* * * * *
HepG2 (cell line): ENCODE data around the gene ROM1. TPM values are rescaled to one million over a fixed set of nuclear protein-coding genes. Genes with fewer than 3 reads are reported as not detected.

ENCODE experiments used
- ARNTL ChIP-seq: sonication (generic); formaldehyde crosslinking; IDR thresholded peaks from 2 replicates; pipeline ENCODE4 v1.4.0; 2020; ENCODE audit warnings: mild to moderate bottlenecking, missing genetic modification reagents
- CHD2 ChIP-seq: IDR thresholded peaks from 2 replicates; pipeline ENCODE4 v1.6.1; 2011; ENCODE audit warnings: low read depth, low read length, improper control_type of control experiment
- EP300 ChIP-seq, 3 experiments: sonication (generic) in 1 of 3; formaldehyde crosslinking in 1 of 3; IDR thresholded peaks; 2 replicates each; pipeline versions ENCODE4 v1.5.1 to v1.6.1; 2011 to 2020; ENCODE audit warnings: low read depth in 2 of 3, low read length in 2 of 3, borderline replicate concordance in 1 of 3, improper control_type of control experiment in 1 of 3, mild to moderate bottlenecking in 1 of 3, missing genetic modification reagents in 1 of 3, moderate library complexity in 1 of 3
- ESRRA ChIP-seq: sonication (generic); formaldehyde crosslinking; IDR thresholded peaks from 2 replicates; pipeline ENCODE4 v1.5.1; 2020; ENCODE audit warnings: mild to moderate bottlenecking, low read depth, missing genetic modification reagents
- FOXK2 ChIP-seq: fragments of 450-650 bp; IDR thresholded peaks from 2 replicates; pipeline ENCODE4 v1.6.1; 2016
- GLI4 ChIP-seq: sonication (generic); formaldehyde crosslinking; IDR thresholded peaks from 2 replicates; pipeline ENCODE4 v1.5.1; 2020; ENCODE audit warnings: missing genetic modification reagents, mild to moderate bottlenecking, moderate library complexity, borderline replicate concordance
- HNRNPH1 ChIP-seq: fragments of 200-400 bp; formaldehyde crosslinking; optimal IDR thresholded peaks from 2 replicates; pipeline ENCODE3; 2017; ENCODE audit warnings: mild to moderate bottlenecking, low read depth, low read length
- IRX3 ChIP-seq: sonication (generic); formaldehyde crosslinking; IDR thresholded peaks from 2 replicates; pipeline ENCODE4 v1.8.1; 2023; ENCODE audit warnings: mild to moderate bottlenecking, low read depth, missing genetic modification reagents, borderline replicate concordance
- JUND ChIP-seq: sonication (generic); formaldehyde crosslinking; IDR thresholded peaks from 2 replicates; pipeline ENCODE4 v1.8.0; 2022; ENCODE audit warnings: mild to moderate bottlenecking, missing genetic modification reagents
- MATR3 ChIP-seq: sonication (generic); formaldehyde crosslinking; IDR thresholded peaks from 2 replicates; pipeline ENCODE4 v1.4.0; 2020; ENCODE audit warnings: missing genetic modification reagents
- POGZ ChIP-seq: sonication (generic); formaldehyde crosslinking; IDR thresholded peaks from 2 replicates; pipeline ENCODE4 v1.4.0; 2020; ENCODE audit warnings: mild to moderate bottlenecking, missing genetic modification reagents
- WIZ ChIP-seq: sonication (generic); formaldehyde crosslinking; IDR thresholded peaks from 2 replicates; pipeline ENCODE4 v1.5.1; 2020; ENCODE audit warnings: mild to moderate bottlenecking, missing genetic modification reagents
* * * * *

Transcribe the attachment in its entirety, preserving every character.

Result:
HepG2 (cell line): ENCODE data around the gene ROM1. TPM values are rescaled to one million over a fixed set of nuclear protein-coding genes. Genes with fewer than 3 reads are reported as not detected.

ENCODE experiments used
- ARNTL ChIP-seq: sonication (generic); formaldehyde crosslinking; IDR thresholded peaks from 2 replicates; pipeline ENCODE4 v1.4.0; 2020; ENCODE audit warnings: mild to moderate bottlenecking, missing genetic modification reagents
- CHD2 ChIP-seq: IDR thresholded peaks from 2 replicates; pipeline ENCODE4 v1.6.1; 2011; ENCODE audit warnings: low read depth, low read length, improper control_type of control experiment
- EP300 ChIP-seq, 3 experiments: sonication (generic) in 1 of 3; formaldehyde crosslinking in 1 of 3; IDR thresholded peaks; 2 replicates each; pipeline versions ENCODE4 v1.5.1 to v1.6.1; 2011 to 2020; ENCODE audit warnings: low read depth in 2 of 3, low read length in 2 of 3, borderline replicate concordance in 1 of 3, improper control_type of control experiment in 1 of 3, mild to moderate bottlenecking in 1 of 3, missing genetic modification reagents in 1 of 3, moderate library complexity in 1 of 3
- ESRRA ChIP-seq: sonication (generic); formaldehyde crosslinking; IDR thresholded peaks from 2 replicates; pipeline ENCODE4 v1.5.1; 2020; ENCODE audit warnings: mild to moderate bottlenecking, low read depth, missing genetic modification reagents
- FOXK2 ChIP-seq: fragments of 450-650 bp; IDR thresholded peaks from 2 replicates; pipeline ENCODE4 v1.6.1; 2016
- GLI4 ChIP-seq: sonication (generic); formaldehyde crosslinking; IDR thresholded peaks from 2 replicates; pipeline ENCODE4 v1.5.1; 2020; ENCODE audit warnings: missing genetic modification reagents, mild to moderate bottlenecking, moderate library complexity, borderline replicate concordance
- HNRNPH1 ChIP-seq: fragments of 200-400 bp; formaldehyde crosslinking; optimal IDR thresholded peaks from 2 replicates; pipeline ENCODE3; 2017; ENCODE audit warnings: mild to moderate bottlenecking, low read depth, low read length
- IRX3 ChIP-seq: sonication (generic); formaldehyde crosslinking; IDR thresholded peaks from 2 replicates; pipeline ENCODE4 v1.8.1; 2023; ENCODE audit warnings: mild to moderate bottlenecking, low read depth, missing genetic modification reagents, borderline replicate concordance
- JUND ChIP-seq: sonication (generic); formaldehyde crosslinking; IDR thresholded peaks from 2 replicates; pipeline ENCODE4 v1.8.0; 2022; ENCODE audit warnings: mild to moderate bottlenecking, missing genetic modification reagents
- MATR3 ChIP-seq: sonication (generic); formaldehyde crosslinking; IDR thresholded peaks from 2 replicates; pipeline ENCODE4 v1.4.0; 2020; ENCODE audit warnings: missing genetic modification reagents
- POGZ ChIP-seq: sonication (generic); formaldehyde crosslinking; IDR thresholded peaks from 2 replicates; pipeline ENCODE4 v1.4.0; 2020; ENCODE audit warnings: mild to moderate bottlenecking, missing genetic modification reagents
- WIZ ChIP-seq: sonication (generic); formaldehyde crosslinking; IDR thresholded peaks from 2 replicates; pipeline ENCODE4 v1.5.1; 2020; ENCODE audit warnings: mild to moderate bottlenecking, missing genetic modification reagents